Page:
Notice of Motion, Affirmation in Support, with Exhibits 1,2
"Reply to Motion to Dismiss" 3
In his claim, claimant seeks damages based upon an incident which allegedly
occurred on October 26, 2001 at Marcy Correctional Facility, when claimant was
incarcerated at that facility. Claimant alleges that on this date, his legal
papers, books, motions, notes, and personal property were intentionally taken
from him by facility officials. The claim apparently alleges both intentional
and negligent acts committed by facility officers and/or employees.
In its Answer to this claim, defendant acknowledges that a notice of intention
was served on the Attorney General on November 21, 2001. In this motion to
dismiss, however, defendant argues that the claim, which was served upon the
Attorney General on November 8, 2002, was served by regular, first class mail,
and not by certified mail, return receipt requested, as required by statute.
Court of Claims Act, § 11(a) requires that both a notice of intention to
file a claim and a claim must be served upon the Attorney General either
personally or by certified mail, return receipt requested (Hodge v State of
New York, 213 AD2d 766). Furthermore, such provisions are jurisdictional
prerequisites to the institution and maintenance of a claim, and as such must be
strictly construed (Greenspan Bros. v State of New York, 122 AD2d 249).
Service of a claim which is not made in accordance with the provisions of §
11 is insufficient to confer jurisdiction over the State (Hodge v State of
New York, supra).
In this particular case, defendant asserts that the claim was served on the
Attorney General by regular, first class mail, on November 8, 2002. Defendant's
attorney has attached a copy of the envelope in which the claim was mailed (see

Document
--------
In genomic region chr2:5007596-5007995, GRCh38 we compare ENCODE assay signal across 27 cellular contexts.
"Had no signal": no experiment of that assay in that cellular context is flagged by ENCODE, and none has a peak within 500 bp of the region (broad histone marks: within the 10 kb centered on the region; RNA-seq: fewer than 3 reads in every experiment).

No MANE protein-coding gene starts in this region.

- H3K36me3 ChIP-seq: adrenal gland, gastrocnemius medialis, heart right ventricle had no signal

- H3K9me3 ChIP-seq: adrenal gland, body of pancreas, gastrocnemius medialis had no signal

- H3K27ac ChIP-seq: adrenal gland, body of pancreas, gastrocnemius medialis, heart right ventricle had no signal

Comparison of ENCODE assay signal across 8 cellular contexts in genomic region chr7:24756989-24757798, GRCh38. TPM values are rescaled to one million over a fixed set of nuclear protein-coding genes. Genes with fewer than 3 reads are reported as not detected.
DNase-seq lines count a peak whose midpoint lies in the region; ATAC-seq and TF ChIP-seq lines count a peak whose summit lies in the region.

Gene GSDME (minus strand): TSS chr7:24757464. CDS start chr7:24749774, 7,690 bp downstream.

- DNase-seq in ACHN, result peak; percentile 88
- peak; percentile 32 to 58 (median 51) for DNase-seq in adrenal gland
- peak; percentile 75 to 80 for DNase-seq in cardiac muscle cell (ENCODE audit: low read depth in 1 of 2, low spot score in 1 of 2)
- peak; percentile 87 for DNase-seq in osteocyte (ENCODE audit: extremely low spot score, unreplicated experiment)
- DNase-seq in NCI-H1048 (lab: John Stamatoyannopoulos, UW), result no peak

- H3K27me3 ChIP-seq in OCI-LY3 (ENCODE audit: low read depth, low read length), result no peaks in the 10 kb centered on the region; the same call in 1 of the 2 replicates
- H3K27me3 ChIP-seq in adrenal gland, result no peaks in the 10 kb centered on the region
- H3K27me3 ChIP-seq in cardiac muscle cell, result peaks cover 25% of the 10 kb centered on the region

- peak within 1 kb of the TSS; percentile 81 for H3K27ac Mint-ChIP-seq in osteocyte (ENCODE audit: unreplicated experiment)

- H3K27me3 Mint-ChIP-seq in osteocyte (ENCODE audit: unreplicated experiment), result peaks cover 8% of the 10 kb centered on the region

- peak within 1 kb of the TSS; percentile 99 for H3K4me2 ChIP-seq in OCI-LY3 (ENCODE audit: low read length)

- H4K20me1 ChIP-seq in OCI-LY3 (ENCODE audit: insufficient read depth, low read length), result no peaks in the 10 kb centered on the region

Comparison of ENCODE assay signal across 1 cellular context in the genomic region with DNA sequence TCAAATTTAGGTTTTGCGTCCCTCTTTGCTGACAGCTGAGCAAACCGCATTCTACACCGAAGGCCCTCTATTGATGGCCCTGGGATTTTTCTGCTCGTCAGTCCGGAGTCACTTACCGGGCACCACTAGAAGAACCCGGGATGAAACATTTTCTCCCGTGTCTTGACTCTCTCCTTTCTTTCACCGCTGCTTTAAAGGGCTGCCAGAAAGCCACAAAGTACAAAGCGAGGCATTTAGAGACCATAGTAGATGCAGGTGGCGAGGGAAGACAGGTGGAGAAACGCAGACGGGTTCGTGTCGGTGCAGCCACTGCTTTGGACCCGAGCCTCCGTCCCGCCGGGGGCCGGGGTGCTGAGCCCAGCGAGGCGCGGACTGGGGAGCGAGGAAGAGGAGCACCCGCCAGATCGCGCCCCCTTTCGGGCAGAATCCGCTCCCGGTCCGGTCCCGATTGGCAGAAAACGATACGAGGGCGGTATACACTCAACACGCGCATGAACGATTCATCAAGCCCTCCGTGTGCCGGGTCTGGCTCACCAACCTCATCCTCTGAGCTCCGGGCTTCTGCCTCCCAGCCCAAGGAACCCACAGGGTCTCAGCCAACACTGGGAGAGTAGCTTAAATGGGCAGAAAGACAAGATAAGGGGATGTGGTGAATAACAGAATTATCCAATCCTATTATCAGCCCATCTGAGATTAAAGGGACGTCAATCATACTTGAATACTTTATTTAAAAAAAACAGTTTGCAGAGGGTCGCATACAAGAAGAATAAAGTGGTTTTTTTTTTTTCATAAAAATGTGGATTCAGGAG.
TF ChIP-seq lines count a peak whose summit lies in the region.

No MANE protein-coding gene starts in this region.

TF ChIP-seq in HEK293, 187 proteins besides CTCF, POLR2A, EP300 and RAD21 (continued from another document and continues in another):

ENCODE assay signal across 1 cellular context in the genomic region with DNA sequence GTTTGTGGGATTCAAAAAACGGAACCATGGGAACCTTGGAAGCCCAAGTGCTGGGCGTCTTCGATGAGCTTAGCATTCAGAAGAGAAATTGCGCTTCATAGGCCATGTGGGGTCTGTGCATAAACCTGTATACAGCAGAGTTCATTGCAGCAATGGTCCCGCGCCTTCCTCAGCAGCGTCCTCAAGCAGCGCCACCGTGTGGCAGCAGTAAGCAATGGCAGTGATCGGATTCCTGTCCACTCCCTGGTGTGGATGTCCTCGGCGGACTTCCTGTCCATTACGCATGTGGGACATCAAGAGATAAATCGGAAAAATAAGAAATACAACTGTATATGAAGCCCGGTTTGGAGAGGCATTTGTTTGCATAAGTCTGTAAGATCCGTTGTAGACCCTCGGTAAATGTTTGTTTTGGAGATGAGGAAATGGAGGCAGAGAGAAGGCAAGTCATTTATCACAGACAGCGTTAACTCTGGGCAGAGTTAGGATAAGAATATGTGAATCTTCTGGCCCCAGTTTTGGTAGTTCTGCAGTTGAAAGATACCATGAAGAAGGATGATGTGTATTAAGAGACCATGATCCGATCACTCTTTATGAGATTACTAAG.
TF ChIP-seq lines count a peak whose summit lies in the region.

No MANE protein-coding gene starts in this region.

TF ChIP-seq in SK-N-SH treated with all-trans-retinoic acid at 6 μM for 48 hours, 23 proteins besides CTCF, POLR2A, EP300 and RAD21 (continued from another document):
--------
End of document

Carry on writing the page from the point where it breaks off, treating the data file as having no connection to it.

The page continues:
Exhibit C to Items 1,2) on which postage in the amount of $.74 is affixed.
There is no additional postage or any other markings on the envelope to indicate
that the claim was served by certified mail, return receipt requested, as
required by statute. The use of ordinary mail to serve a claim upon the
Attorney General is insufficient to acquire jurisdiction (Bogel v State of
New York, 175 AD2d 493). This Court does not have the authority to cure or
overlook defects in the manner of service and filing and therefore this claim
must be dismissed.
In his answering papers, claimant requests that this Court grant him late claim
relief, and he makes reference to Court of Claims Act, § 10(6). Section
10(6), however, requires that any application for permission to serve and file
a late claim "shall be made upon motion returnable at any regular or special
session of the court". Any such motion must therefore be served and filed in
accordance with the Uniform Rules for the Court of Claims, as well as
appropriate provisions of the CPLR, upon notice to the Attorney General. In
this matter, claimant has not requested such relief in the proper manner, which
would afford the State an opportunity to respond. Accordingly, this Court finds
that claimant's request for consideration of late claim relief is not properly
before the Court, and therefore cannot be considered at this time.
Therefore, it is
ORDERED, that Motion No. M-66690 is hereby GRANTED; and it is further
ORDERED, that Claim No. 106882 is hereby DISMISSED.